Neuroscience & Mind
These Animals Know How to Self-Medicate
It turns out that many animals know how to alleviate some of their common health problems and we are only beginning to (officially) learn about it. Dolphins, for example:
Indo-Pacific bottlenose dolphins get skin conditions, too, but they come about their medication by queuing up nose-to-tail to rub themselves against corals. In the journal iScience on May 19, researchers show that these corals have medicinal properties, suggesting that the dolphins are using the marine invertebrates to medicate skin conditions.
Thirteen years ago, co-lead author Angela Ziltener (@DWAORG), a wildlife biologist at the University of Zurich, Switzerland, first observed dolphins rubbing against coral in the Northern Red Sea, off the coast of Egypt. She and her team noticed that the dolphins were selective about which corals they rubbed against, and they wanted to understand why. “I hadn’t seen this coral rubbing behavior described before, and it was clear that the dolphins knew exactly which coral they wanted to use,” says Ziltener. “I thought, ‘There must be a reason.’”CELL PRESS, “WATCH DOLPHINS LINE UP TO SELF-MEDICATE SKIN AILMENTS AT CORAL ‘CLINICS’” AT EUREKALERT (MAY 19, 2022) THE PAPER IS OPEN ACCESS.
There was indeed a reason: The dolphins were stirring up the coral polyps which then released mucus which may help the dolphins with skin health and with treating infections: “It’s almost like they are showering, cleaning themselves before they go to sleep or get up for the day,” says study researcher Angela Ziltener, who dived down to where the dolphins hang out to find out what was going on.
Natural Healing, the Chimp Way
In one of many other such observations, a chimp mother was recently seen using an insect to ease a bite wound on her offspring:
For the first time, researchers observed chimpanzees in Gabon, West Africa applying insects to their wounds and the wounds of others…
“In the video, you can see that Suzee is first looking at the foot of her son, and then it’s as if she is thinking, ‘What could I do?’ and then she looks up, sees the insect, and catches it for her son,’” Mascaro says. The Ozouga team started to monitor the chimpanzees for this type of wound-tending behavior, and over the next 15 months documented 76 cases of the group applying insects to wounds on themselves and others.CELL PRESS, “CHIMPANZEE MOTHER SEEN APPLYING AN INSECT TO A WOUND ON HER SON” AT SCIENCEDAILY (FEBRUARY 7, 2022).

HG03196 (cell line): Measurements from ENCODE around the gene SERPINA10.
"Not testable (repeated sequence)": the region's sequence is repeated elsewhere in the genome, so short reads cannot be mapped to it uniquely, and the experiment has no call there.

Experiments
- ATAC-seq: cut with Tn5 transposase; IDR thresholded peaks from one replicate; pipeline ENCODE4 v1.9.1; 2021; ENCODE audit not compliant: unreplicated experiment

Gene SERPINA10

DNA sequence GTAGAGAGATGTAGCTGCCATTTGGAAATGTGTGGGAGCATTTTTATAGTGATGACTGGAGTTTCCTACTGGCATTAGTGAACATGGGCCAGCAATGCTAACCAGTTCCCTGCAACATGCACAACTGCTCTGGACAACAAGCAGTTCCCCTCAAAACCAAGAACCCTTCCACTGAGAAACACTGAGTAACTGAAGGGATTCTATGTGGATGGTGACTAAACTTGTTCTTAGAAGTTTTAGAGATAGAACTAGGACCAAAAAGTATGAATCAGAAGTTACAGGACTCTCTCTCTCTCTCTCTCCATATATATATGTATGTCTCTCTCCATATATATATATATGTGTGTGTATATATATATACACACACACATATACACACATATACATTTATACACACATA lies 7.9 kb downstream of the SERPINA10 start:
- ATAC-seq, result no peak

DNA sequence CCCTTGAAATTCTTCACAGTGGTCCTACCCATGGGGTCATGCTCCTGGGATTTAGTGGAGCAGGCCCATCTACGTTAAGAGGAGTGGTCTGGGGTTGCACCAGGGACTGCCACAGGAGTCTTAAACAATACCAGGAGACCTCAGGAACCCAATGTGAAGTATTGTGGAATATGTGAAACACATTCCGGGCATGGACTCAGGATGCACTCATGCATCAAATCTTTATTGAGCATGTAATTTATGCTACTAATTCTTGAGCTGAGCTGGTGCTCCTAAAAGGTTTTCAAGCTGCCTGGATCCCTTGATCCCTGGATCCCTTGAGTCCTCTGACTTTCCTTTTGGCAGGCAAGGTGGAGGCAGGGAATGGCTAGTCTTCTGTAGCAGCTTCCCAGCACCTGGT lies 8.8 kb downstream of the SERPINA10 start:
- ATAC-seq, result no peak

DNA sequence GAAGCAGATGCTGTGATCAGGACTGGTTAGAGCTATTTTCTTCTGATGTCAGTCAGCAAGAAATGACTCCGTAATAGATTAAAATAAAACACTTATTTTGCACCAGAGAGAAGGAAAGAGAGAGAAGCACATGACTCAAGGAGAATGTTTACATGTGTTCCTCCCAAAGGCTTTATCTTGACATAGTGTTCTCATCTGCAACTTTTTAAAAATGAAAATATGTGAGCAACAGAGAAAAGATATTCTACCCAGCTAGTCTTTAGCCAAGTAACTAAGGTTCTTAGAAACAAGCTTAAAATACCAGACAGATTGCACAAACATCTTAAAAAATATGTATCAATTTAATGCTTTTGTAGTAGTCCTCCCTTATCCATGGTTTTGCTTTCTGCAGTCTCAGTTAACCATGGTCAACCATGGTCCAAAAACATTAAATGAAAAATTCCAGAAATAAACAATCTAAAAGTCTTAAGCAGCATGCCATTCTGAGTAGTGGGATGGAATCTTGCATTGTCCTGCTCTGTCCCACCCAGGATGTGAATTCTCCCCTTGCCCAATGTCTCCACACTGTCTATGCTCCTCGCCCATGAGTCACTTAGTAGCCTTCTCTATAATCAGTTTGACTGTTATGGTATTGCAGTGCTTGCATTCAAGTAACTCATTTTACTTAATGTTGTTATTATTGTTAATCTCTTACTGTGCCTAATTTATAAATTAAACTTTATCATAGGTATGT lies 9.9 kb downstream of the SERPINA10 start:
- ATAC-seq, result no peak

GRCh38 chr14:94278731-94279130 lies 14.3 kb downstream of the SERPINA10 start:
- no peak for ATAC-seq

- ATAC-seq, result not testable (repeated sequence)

Just what the insect does for the chimp’s wound is unclear but cognitive biologist Simone Pika notes, “There have been studies showing that insects can have antibiotic, antiviral, and anthelmintic functions.” That may be but perhaps the main outcome will turn out to be pain/itch relief.
Learning from Elephants
Elephants have been observed to use plants for medicinal purposes too. Researchers interviewed mahouts (work elephant riders) as to what the elephants did on their own that they had adopted as part of a care routine:
114 species [of plants] were recorded as being consumed by elephants during interviews with mahouts and forest outings with them to collect samples. Twenty species were identified as used by elephants in particular pathological conditions or physiological states. According to interviewed mahouts, the consumption of certain plants improves the health of the elephant. We observed clear convergences between the observations interpreted by the mahouts as self-medication behaviour from elephants and their own medicinal practices (for human and veterinary purposes).DUBOST JM, LAMXAY V, KRIEF S, FALSHAW M, MANITHIP C, DEHARO E. FROM PLANT SELECTION BY ELEPHANTS TO HUMAN AND VETERINARY PHARMACOPEIA OF MAHOUTS IN LAOS. J ETHNOPHARMACOL. 2019 NOV 15.
Similarly, dogs self-medicate:
Anyone who has seen a dog eat grass during a walk has witnessed self-medication. The dog probably has an upset stomach or a parasite. The grass helps them vomit up the problem or eliminate it with the feces.JOEL SHURKIN, “ANIMALS THAT SELF-MEDICATE” AT PROC NATL ACAD SCI U S A. 2014 DEC 9; 111(49): 17339–17341.
So do cats, likely for the same reasons.
Read the rest at Mind Matters News, published by Discovery Institute’s Bradley Center for Natural and Artificial Intelligence.